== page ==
Document Type

Conference Paper


Available under a Creative Commons Attribution Non-Commercial Share Alike 4.0 International Licence


Urban studies (Planning and development), Transport planning and social aspects of transport


The National Transport Authority was established originally as a land-use and transport planning agency whose aim was to coordinate and integrate transport infrastructure and service delivery in the Greater Dublin Area and, subsequently, to manage public passenger transport licensing nationally. This paper looks at the corporate structure of the NTA and, comparing it to other transport systems, assesses its incorporation, particularly in terms of accountability.

Many analysts consider institutional arrangement as the most fundamental aspect of delivering effective transport systems. A range of governance systems exist for urban transport authorities. The NTA most closely reflects the model of a public agency with sub-contracted services. Within this structure, levels of accountability and integration with local democracy appear to be very limited, with little or no public representation and the agency excerpting control over all land use development plans within its administrative area.

Evidence from other jurisdictions indicates that those systems with high levels of democratic involvement and the most effective distribution of strategic, tactical and operational planning lead to the most efficient and sustainable transport networks. Analysis of the NTA corporate structure suggests that, while it possesses strong strategic and planning controls, a number of factors – including its lack of accountability, its unclear relationship with other transport agencies and its overly broad geographic remit – may hinder its ability to deliver its stated objectives.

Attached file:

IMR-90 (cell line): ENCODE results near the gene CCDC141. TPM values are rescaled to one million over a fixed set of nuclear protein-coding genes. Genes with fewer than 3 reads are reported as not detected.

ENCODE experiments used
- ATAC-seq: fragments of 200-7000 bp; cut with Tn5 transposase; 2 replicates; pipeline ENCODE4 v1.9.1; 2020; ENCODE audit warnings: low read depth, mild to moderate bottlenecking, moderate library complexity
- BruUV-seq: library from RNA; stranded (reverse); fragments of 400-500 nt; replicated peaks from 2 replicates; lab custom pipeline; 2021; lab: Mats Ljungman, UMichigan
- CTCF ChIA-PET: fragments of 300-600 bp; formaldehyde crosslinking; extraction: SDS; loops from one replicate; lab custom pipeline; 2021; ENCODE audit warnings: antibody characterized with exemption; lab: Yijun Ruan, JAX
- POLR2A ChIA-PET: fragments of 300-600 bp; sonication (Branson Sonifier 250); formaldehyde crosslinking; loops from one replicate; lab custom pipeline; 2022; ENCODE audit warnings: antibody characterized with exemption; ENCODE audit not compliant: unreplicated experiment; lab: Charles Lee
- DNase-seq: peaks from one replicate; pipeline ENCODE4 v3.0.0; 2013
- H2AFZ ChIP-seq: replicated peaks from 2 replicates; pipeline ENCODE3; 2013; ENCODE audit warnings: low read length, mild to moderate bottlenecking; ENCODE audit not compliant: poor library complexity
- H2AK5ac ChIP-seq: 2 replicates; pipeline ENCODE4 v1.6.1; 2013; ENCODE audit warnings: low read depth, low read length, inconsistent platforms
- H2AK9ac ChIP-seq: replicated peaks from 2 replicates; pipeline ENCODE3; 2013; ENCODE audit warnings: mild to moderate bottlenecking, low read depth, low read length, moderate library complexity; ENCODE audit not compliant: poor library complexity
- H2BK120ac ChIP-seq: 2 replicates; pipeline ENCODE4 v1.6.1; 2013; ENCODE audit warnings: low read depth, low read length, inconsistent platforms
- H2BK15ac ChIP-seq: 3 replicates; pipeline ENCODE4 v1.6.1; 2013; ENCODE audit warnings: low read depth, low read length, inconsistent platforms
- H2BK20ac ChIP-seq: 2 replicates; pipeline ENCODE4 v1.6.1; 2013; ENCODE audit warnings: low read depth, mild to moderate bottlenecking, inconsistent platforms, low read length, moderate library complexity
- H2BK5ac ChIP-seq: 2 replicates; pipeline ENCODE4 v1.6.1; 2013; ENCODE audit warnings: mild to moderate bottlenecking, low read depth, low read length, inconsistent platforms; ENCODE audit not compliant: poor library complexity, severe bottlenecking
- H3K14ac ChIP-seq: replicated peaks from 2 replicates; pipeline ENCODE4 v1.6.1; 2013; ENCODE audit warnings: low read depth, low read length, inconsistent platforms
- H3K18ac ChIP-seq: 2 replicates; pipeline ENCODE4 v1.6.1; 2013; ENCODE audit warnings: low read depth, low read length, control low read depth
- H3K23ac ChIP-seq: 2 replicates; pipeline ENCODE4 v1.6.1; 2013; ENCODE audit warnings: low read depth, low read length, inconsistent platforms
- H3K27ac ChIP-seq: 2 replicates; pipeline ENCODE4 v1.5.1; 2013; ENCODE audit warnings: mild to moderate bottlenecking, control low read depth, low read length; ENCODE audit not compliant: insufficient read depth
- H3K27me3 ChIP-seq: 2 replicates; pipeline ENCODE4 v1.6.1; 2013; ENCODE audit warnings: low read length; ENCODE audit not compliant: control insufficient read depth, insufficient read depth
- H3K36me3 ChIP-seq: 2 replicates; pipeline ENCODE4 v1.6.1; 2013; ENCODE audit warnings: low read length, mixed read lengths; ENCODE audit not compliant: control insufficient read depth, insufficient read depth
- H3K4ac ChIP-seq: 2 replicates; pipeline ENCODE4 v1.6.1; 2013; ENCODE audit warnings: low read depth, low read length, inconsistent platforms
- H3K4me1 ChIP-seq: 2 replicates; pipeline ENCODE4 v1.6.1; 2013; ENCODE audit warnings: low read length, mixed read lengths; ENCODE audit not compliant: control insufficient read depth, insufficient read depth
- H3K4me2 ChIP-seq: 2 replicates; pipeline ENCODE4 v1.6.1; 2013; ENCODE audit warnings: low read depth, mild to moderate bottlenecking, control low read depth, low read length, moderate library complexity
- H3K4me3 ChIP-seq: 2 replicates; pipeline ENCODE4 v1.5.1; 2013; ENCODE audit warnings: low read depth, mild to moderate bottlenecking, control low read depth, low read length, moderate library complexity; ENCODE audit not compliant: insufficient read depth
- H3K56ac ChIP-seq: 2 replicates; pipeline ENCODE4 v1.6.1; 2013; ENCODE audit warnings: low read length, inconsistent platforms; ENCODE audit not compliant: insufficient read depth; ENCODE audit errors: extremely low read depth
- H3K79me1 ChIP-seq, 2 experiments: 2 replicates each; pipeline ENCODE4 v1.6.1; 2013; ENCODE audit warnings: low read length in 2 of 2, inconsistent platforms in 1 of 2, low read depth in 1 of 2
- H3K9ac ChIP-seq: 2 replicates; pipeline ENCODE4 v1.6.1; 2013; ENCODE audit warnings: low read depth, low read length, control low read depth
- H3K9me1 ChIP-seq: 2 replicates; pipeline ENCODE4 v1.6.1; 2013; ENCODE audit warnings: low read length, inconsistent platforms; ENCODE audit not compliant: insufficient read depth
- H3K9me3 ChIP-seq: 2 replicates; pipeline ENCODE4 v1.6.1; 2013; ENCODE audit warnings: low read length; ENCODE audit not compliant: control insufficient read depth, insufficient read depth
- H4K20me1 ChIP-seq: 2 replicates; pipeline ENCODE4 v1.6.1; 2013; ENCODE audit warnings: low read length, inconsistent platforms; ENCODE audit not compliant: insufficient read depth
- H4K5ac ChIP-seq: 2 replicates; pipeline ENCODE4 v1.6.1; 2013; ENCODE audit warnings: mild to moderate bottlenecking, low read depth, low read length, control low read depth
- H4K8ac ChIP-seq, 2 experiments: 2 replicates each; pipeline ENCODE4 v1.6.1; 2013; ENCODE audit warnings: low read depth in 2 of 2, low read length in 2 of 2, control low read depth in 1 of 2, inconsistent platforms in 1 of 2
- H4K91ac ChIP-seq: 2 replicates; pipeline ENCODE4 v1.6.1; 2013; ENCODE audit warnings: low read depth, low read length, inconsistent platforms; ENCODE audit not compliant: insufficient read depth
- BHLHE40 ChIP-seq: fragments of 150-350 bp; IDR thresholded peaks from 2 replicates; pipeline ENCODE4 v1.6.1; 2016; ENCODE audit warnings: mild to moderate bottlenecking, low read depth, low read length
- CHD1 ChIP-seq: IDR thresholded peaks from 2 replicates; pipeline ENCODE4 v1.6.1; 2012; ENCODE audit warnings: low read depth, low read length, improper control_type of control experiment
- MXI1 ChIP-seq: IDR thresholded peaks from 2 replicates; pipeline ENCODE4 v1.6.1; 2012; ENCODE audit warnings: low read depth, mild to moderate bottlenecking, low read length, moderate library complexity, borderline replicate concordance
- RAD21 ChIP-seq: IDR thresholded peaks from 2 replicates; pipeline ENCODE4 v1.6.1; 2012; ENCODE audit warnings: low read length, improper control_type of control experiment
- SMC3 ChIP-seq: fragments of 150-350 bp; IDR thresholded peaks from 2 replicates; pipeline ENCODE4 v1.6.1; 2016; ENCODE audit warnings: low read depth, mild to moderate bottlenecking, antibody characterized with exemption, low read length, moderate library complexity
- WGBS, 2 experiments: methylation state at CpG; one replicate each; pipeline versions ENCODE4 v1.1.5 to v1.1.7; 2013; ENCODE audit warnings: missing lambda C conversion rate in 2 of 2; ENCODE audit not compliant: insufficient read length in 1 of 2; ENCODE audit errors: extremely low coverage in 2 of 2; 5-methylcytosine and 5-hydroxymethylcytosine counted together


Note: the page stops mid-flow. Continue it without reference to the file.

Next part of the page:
Comparison with the public transport federation or “verkehrsverbund” model, in particular, show that increased democratic involvement, combined with greater powers over operational agencies may be a more effective means to creating a sustainable transport network. A recent bill and current government policy also suggest that this may be a more appropriate direction for the Greater Dublin Area if accountability is to be pursued as an objective.